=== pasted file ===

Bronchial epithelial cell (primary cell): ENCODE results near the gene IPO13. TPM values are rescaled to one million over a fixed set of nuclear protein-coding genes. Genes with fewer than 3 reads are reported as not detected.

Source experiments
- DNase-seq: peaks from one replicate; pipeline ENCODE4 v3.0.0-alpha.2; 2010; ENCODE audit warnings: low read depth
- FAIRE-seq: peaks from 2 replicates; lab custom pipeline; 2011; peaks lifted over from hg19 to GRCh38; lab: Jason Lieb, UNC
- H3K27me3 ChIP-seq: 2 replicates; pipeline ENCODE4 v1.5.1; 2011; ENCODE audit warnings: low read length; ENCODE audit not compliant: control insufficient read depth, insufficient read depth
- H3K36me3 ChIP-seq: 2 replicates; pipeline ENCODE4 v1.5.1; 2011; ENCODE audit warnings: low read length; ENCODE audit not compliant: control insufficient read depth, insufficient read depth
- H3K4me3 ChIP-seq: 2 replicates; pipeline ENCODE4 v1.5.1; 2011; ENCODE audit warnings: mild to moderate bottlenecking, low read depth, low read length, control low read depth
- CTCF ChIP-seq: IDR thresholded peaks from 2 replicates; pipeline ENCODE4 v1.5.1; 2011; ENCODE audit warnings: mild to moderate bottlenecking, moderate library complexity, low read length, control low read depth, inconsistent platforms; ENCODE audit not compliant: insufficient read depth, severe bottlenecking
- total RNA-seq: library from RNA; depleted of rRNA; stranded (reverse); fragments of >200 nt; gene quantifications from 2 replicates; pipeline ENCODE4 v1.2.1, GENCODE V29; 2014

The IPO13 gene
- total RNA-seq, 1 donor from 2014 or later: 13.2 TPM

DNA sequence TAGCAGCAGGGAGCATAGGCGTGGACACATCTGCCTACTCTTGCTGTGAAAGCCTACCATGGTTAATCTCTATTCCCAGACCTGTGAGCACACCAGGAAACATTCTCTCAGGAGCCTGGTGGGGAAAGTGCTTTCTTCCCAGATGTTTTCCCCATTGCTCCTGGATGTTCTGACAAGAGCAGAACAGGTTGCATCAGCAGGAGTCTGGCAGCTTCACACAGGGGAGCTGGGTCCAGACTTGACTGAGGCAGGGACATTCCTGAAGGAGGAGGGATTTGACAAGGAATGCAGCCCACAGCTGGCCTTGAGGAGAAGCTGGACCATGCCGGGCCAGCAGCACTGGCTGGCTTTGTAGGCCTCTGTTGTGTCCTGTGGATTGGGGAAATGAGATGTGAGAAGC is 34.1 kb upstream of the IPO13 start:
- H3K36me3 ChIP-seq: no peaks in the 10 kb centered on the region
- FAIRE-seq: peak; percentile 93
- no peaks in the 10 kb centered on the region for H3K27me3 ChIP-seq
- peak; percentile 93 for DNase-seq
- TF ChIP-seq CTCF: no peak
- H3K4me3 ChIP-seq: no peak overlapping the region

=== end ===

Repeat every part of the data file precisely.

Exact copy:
Bronchial epithelial cell (primary cell): ENCODE results near the gene IPO13. TPM values are rescaled to one million over a fixed set of nuclear protein-coding genes. Genes with fewer than 3 reads are reported as not detected.

Source experiments
- DNase-seq: peaks from one replicate; pipeline ENCODE4 v3.0.0-alpha.2; 2010; ENCODE audit warnings: low read depth
- FAIRE-seq: peaks from 2 replicates; lab custom pipeline; 2011; peaks lifted over from hg19 to GRCh38; lab: Jason Lieb, UNC
- H3K27me3 ChIP-seq: 2 replicates; pipeline ENCODE4 v1.5.1; 2011; ENCODE audit warnings: low read length; ENCODE audit not compliant: control insufficient read depth, insufficient read depth
- H3K36me3 ChIP-seq: 2 replicates; pipeline ENCODE4 v1.5.1; 2011; ENCODE audit warnings: low read length; ENCODE audit not compliant: control insufficient read depth, insufficient read depth
- H3K4me3 ChIP-seq: 2 replicates; pipeline ENCODE4 v1.5.1; 2011; ENCODE audit warnings: mild to moderate bottlenecking, low read depth, low read length, control low read depth
- CTCF ChIP-seq: IDR thresholded peaks from 2 replicates; pipeline ENCODE4 v1.5.1; 2011; ENCODE audit warnings: mild to moderate bottlenecking, moderate library complexity, low read length, control low read depth, inconsistent platforms; ENCODE audit not compliant: insufficient read depth, severe bottlenecking
- total RNA-seq: library from RNA; depleted of rRNA; stranded (reverse); fragments of >200 nt; gene quantifications from 2 replicates; pipeline ENCODE4 v1.2.1, GENCODE V29; 2014

The IPO13 gene
- total RNA-seq, 1 donor from 2014 or later: 13.2 TPM

DNA sequence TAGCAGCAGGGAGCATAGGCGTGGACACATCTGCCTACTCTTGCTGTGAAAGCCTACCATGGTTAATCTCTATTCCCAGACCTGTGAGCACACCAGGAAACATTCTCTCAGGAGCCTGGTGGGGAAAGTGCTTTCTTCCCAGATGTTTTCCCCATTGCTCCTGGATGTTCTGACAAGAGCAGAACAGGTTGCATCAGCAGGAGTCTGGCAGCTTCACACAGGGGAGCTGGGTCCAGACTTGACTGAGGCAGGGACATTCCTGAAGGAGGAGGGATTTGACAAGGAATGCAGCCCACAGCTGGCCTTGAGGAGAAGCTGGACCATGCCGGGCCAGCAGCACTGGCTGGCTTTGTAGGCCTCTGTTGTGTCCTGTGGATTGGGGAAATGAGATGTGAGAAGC is 34.1 kb upstream of the IPO13 start:
- H3K36me3 ChIP-seq: no peaks in the 10 kb centered on the region
- FAIRE-seq: peak; percentile 93
- no peaks in the 10 kb centered on the region for H3K27me3 ChIP-seq
- peak; percentile 93 for DNase-seq
- TF ChIP-seq CTCF: no peak
- H3K4me3 ChIP-seq: no peak overlapping the region